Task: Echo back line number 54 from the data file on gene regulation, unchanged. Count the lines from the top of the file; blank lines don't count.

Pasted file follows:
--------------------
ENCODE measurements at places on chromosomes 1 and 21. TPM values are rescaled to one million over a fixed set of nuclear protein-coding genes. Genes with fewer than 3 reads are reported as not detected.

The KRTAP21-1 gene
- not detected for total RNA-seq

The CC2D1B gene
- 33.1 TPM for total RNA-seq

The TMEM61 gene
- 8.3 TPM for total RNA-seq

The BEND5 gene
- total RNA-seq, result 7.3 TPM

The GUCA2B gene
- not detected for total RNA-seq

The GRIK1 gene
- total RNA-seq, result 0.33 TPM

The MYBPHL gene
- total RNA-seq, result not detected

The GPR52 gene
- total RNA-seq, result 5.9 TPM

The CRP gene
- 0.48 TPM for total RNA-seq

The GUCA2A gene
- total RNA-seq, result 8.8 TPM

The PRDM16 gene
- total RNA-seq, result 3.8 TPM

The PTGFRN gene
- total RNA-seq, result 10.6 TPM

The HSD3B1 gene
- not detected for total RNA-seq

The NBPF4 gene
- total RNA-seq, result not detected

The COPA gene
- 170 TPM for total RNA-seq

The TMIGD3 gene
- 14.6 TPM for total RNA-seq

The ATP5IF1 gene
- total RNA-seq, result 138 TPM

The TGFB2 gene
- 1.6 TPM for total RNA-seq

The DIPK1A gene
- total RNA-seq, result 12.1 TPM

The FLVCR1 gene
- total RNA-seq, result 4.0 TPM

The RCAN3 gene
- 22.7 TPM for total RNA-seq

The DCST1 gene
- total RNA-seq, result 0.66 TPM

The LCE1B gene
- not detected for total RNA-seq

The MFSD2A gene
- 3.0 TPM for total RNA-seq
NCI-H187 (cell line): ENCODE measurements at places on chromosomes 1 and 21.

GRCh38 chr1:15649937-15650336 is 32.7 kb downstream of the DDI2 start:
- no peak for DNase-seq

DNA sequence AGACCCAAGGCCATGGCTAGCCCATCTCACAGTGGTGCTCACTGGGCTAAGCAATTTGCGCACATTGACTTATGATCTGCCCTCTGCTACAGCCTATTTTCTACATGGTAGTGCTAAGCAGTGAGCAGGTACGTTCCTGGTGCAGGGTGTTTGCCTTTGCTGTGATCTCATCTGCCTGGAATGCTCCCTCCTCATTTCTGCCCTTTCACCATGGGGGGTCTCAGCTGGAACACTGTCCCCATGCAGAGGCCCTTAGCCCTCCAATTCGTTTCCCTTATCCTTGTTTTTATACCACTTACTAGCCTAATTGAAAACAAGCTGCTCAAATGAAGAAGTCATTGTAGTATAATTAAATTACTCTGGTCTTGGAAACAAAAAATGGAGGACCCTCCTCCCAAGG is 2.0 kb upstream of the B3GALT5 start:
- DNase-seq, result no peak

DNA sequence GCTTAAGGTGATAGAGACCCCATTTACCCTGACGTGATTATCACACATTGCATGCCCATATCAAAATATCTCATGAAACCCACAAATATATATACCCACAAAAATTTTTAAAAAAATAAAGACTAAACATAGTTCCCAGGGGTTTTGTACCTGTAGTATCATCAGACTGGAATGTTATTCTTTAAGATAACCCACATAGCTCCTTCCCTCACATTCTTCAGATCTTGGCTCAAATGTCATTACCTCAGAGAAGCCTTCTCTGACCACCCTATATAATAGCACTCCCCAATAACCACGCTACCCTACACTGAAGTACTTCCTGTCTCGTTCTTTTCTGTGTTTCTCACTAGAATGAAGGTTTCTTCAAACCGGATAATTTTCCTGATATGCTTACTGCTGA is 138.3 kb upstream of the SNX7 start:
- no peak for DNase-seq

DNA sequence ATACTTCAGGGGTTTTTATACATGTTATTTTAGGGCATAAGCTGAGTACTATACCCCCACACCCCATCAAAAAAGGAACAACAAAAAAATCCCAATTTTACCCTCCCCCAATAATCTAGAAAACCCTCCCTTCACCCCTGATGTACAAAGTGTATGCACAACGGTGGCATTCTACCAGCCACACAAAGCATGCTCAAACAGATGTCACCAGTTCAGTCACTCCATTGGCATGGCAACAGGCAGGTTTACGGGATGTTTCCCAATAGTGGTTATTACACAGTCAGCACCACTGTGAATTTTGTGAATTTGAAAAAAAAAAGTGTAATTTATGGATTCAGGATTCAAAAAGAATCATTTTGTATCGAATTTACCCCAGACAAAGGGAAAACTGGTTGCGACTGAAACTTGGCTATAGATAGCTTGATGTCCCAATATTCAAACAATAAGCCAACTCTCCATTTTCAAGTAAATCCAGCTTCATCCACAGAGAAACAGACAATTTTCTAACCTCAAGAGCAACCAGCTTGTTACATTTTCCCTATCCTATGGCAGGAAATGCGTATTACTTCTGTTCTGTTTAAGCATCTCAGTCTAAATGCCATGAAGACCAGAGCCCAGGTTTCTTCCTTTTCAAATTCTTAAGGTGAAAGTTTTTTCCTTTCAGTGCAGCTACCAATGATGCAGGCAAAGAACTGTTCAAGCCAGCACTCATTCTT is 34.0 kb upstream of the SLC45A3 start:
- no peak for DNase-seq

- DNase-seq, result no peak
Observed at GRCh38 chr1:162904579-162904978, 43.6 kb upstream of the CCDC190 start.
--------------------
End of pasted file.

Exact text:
- DNase-seq, result no peak